The new series of surgeries I was subjected to, began with reinforcing and restructuring the bones in my back and shoulders so that I could support the weight of the wings as well as my own weight while in flight; there were also plans that it would ultimately need to support an assortment of mechanics needed for navigation that they planned to install at some later time. All of this would be tied into my nervous system, and it would draw on my energy reserves. The sensitivity of my eye implant and my ear implant were increased, it seemed like, a hundred fold.

In between surgeries, they had me on an exercise regime that would make an Olympian proud. Though I have always been, for the most part, healthy, and I was used the physical therapy they had me do almost all the time, I have never been a runner or a weight lifter. Now they had me committing at least four hours a day every day to a variety of sweat-wringing exercises, to include aerobics and karate exercises as well as kung fu, not to mention the running and weight lifting. The list of things they had me do was a long one and they all had some kind of name, I’m sure, but I stopped trying to keep track of them; I just did whatever they told me to do each day. If I didn’t know what was coming tomorrow, it made getting up in the morning that much easier.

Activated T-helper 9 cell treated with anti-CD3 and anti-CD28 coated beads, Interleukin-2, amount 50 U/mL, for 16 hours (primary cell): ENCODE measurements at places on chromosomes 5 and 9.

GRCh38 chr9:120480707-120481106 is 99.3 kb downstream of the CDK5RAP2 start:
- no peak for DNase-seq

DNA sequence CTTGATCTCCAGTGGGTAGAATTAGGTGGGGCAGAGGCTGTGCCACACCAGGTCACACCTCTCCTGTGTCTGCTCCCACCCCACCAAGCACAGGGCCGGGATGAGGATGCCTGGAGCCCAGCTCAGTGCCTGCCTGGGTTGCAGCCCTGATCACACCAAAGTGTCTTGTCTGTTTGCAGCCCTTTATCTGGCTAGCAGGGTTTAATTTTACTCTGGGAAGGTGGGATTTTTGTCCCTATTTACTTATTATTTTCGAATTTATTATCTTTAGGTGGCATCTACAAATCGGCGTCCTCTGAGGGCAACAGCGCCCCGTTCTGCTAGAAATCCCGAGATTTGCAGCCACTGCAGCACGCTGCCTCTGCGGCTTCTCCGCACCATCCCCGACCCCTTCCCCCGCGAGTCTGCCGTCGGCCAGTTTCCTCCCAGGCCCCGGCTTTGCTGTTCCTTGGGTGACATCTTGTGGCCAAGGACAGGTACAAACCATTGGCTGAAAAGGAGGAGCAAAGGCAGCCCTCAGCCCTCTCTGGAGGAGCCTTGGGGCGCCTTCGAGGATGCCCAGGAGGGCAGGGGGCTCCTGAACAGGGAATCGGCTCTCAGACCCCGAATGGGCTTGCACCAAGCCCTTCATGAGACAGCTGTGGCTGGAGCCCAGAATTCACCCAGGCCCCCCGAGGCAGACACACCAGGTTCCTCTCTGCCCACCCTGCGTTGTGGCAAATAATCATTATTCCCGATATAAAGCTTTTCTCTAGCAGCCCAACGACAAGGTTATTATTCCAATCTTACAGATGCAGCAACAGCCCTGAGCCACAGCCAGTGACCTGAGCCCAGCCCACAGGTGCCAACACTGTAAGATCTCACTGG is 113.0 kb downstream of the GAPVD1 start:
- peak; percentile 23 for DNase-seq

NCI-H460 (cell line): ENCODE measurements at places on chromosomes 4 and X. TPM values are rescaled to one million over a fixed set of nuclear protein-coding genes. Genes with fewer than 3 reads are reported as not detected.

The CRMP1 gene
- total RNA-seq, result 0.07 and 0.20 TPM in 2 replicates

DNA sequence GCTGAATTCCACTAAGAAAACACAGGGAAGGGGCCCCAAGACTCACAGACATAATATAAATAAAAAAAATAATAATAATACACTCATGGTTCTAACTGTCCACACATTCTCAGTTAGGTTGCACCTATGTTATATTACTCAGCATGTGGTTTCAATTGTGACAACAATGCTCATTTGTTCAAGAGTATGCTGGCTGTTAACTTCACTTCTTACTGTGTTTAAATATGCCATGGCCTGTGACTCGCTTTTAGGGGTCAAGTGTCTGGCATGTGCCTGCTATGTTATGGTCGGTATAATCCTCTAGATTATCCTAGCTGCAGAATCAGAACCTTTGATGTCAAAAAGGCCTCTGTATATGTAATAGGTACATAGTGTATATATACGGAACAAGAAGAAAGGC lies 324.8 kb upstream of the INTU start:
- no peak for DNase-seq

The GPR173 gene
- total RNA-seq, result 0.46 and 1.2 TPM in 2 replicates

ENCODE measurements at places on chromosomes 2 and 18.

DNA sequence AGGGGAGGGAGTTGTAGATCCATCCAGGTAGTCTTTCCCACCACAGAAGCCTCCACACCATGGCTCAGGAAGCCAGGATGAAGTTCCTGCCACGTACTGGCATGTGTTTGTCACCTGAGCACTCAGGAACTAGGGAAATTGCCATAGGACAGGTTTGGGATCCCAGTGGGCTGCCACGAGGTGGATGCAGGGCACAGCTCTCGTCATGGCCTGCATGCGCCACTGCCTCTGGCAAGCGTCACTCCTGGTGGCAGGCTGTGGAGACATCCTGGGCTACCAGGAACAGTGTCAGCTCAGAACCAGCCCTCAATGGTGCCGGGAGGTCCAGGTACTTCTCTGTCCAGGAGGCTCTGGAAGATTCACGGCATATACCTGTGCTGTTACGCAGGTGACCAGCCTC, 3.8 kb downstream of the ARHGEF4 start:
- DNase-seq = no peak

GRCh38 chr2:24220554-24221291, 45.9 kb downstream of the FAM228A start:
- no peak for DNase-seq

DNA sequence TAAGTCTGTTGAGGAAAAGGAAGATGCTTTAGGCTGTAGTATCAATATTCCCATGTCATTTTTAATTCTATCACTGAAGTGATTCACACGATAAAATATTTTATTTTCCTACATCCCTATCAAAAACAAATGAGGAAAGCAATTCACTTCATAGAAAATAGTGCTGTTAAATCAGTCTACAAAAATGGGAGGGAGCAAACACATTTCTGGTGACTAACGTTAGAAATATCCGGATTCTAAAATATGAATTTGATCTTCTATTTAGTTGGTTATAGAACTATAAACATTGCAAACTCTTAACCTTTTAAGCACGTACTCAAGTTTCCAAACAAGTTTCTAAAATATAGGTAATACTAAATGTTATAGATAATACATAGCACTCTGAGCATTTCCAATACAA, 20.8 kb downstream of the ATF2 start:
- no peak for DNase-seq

Eventually they started me doing exercises associated with flight. They put me in this thing; I think they called it a gyro, or something like that anyway. I was supposed to learn how to control my own equilibrium with no outside help. On command I was supposed to lay horizontal or move to vertical, then it was on my head or on one side or the other, and I was supposed to do it in this thing that spun around in any and all directions at the slightest twitch. As soon as I thought I was getting the hang of it, they started to throw things like wind and rain and other distractions at me. Now, understand, I don’t have any wings yet, so I had to balance myself in driving rain and lightning while being over balanced with all that extra weight in my shoulders. I don’t know how those men did it but somehow they devised a way to approximate the worst Mother Nature could deal out to any unwary bird on this earth. I was the only one who seemed to realize that you never saw a bird flying in that kind of weather.

Finally, the day arrived when they thought that I was agile and strong enough to earn my wings. They hinted to the fact that I would have to do it all over again after I recovered from the last of my surgeries, but what I had accomplished once couldn’t possibly be so hard to accomplish a second time. Besides, what else did I have to do with my life?

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Saturday, July 19, 2014